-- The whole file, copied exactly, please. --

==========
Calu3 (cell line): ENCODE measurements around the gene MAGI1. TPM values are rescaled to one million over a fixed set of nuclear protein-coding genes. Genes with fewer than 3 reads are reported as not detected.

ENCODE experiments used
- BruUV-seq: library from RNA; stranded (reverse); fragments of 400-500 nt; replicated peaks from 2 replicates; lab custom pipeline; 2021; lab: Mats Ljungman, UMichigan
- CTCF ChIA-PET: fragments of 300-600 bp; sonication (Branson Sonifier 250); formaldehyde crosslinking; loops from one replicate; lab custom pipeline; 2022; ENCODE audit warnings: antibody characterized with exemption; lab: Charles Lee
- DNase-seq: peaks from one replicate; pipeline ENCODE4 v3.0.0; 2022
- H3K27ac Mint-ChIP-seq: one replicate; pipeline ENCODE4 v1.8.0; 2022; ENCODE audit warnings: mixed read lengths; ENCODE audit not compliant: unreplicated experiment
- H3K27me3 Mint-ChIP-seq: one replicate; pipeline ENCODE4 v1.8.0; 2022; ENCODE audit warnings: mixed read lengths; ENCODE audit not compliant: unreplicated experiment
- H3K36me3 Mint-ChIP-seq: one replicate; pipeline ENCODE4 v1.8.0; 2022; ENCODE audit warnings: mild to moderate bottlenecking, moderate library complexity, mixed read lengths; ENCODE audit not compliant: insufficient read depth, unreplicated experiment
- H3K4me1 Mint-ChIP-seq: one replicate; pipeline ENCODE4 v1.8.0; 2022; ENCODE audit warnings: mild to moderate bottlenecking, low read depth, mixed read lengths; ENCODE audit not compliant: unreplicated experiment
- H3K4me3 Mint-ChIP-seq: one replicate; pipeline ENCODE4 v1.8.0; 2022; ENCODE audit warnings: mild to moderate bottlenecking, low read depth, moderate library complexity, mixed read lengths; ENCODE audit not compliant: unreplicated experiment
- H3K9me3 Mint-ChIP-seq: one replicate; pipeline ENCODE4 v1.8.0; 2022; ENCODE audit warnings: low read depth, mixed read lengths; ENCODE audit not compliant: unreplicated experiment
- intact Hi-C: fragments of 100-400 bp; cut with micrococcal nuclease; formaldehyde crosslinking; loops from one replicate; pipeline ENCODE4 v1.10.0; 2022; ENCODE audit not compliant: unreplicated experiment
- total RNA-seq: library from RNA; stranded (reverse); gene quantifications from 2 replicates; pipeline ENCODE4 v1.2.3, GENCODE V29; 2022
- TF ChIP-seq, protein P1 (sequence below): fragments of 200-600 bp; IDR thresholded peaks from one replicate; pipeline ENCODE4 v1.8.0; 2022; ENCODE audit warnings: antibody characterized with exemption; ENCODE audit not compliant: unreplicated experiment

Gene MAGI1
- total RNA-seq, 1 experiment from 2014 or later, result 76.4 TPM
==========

Calu3 (cell line): ENCODE measurements around the gene MAGI1. TPM values are rescaled to one million over a fixed set of nuclear protein-coding genes. Genes with fewer than 3 reads are reported as not detected.

ENCODE experiments used
- BruUV-seq: library from RNA; stranded (reverse); fragments of 400-500 nt; replicated peaks from 2 replicates; lab custom pipeline; 2021; lab: Mats Ljungman, UMichigan
- CTCF ChIA-PET: fragments of 300-600 bp; sonication (Branson Sonifier 250); formaldehyde crosslinking; loops from one replicate; lab custom pipeline; 2022; ENCODE audit warnings: antibody characterized with exemption; lab: Charles Lee
- DNase-seq: peaks from one replicate; pipeline ENCODE4 v3.0.0; 2022
- H3K27ac Mint-ChIP-seq: one replicate; pipeline ENCODE4 v1.8.0; 2022; ENCODE audit warnings: mixed read lengths; ENCODE audit not compliant: unreplicated experiment
- H3K27me3 Mint-ChIP-seq: one replicate; pipeline ENCODE4 v1.8.0; 2022; ENCODE audit warnings: mixed read lengths; ENCODE audit not compliant: unreplicated experiment
- H3K36me3 Mint-ChIP-seq: one replicate; pipeline ENCODE4 v1.8.0; 2022; ENCODE audit warnings: mild to moderate bottlenecking, moderate library complexity, mixed read lengths; ENCODE audit not compliant: insufficient read depth, unreplicated experiment
- H3K4me1 Mint-ChIP-seq: one replicate; pipeline ENCODE4 v1.8.0; 2022; ENCODE audit warnings: mild to moderate bottlenecking, low read depth, mixed read lengths; ENCODE audit not compliant: unreplicated experiment
- H3K4me3 Mint-ChIP-seq: one replicate; pipeline ENCODE4 v1.8.0; 2022; ENCODE audit warnings: mild to moderate bottlenecking, low read depth, moderate library complexity, mixed read lengths; ENCODE audit not compliant: unreplicated experiment
- H3K9me3 Mint-ChIP-seq: one replicate; pipeline ENCODE4 v1.8.0; 2022; ENCODE audit warnings: low read depth, mixed read lengths; ENCODE audit not compliant: unreplicated experiment
- intact Hi-C: fragments of 100-400 bp; cut with micrococcal nuclease; formaldehyde crosslinking; loops from one replicate; pipeline ENCODE4 v1.10.0; 2022; ENCODE audit not compliant: unreplicated experiment
- total RNA-seq: library from RNA; stranded (reverse); gene quantifications from 2 replicates; pipeline ENCODE4 v1.2.3, GENCODE V29; 2022
- TF ChIP-seq, protein P1 (sequence below): fragments of 200-600 bp; IDR thresholded peaks from one replicate; pipeline ENCODE4 v1.8.0; 2022; ENCODE audit warnings: antibody characterized with exemption; ENCODE audit not compliant: unreplicated experiment

Gene MAGI1
- total RNA-seq, 1 experiment from 2014 or later, result 76.4 TPM